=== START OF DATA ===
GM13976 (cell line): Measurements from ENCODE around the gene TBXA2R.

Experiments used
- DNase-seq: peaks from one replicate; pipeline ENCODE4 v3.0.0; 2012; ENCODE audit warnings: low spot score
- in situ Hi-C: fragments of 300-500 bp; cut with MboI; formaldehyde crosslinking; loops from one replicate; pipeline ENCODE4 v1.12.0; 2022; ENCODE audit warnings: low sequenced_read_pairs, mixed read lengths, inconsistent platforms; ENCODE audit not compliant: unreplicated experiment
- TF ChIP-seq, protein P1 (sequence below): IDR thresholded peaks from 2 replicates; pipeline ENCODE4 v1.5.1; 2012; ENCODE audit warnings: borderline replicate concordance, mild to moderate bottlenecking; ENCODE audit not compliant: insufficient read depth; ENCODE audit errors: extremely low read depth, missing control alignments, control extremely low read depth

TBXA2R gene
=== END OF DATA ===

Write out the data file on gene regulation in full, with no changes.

GM13976 (cell line): Measurements from ENCODE around the gene TBXA2R.

Experiments used
- DNase-seq: peaks from one replicate; pipeline ENCODE4 v3.0.0; 2012; ENCODE audit warnings: low spot score
- in situ Hi-C: fragments of 300-500 bp; cut with MboI; formaldehyde crosslinking; loops from one replicate; pipeline ENCODE4 v1.12.0; 2022; ENCODE audit warnings: low sequenced_read_pairs, mixed read lengths, inconsistent platforms; ENCODE audit not compliant: unreplicated experiment
- TF ChIP-seq, protein P1 (sequence below): IDR thresholded peaks from 2 replicates; pipeline ENCODE4 v1.5.1; 2012; ENCODE audit warnings: borderline replicate concordance, mild to moderate bottlenecking; ENCODE audit not compliant: insufficient read depth; ENCODE audit errors: extremely low read depth, missing control alignments, control extremely low read depth

TBXA2R gene